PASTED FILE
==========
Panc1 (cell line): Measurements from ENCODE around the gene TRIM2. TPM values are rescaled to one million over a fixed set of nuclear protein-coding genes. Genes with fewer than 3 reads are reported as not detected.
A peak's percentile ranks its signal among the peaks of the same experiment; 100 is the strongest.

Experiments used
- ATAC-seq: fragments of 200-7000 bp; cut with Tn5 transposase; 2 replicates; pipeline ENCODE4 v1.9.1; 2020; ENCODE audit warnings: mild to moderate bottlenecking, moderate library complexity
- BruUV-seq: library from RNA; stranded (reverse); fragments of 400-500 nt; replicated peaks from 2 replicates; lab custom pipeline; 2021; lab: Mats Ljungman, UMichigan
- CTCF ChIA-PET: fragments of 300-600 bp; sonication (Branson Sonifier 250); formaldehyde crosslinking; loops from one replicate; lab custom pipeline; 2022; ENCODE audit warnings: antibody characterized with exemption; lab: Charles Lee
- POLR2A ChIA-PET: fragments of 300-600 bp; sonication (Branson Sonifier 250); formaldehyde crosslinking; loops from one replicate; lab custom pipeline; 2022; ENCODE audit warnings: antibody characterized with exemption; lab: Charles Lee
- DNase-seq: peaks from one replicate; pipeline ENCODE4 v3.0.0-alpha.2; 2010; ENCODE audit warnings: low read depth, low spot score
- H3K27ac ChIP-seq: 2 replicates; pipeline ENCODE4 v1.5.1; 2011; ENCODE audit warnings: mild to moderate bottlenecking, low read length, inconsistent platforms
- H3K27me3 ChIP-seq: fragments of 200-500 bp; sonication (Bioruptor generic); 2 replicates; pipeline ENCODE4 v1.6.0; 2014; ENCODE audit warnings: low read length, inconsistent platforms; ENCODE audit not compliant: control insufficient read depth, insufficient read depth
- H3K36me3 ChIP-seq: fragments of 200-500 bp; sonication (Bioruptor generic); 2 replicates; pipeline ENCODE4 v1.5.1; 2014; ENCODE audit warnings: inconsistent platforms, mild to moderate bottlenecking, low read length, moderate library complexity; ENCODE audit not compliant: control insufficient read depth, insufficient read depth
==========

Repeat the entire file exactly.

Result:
Panc1 (cell line): Measurements from ENCODE around the gene TRIM2. TPM values are rescaled to one million over a fixed set of nuclear protein-coding genes. Genes with fewer than 3 reads are reported as not detected.
A peak's percentile ranks its signal among the peaks of the same experiment; 100 is the strongest.

Experiments used
- ATAC-seq: fragments of 200-7000 bp; cut with Tn5 transposase; 2 replicates; pipeline ENCODE4 v1.9.1; 2020; ENCODE audit warnings: mild to moderate bottlenecking, moderate library complexity
- BruUV-seq: library from RNA; stranded (reverse); fragments of 400-500 nt; replicated peaks from 2 replicates; lab custom pipeline; 2021; lab: Mats Ljungman, UMichigan
- CTCF ChIA-PET: fragments of 300-600 bp; sonication (Branson Sonifier 250); formaldehyde crosslinking; loops from one replicate; lab custom pipeline; 2022; ENCODE audit warnings: antibody characterized with exemption; lab: Charles Lee
- POLR2A ChIA-PET: fragments of 300-600 bp; sonication (Branson Sonifier 250); formaldehyde crosslinking; loops from one replicate; lab custom pipeline; 2022; ENCODE audit warnings: antibody characterized with exemption; lab: Charles Lee
- DNase-seq: peaks from one replicate; pipeline ENCODE4 v3.0.0-alpha.2; 2010; ENCODE audit warnings: low read depth, low spot score
- H3K27ac ChIP-seq: 2 replicates; pipeline ENCODE4 v1.5.1; 2011; ENCODE audit warnings: mild to moderate bottlenecking, low read length, inconsistent platforms
- H3K27me3 ChIP-seq: fragments of 200-500 bp; sonication (Bioruptor generic); 2 replicates; pipeline ENCODE4 v1.6.0; 2014; ENCODE audit warnings: low read length, inconsistent platforms; ENCODE audit not compliant: control insufficient read depth, insufficient read depth
- H3K36me3 ChIP-seq: fragments of 200-500 bp; sonication (Bioruptor generic); 2 replicates; pipeline ENCODE4 v1.5.1; 2014; ENCODE audit warnings: inconsistent platforms, mild to moderate bottlenecking, low read length, moderate library complexity; ENCODE audit not compliant: control insufficient read depth, insufficient read depth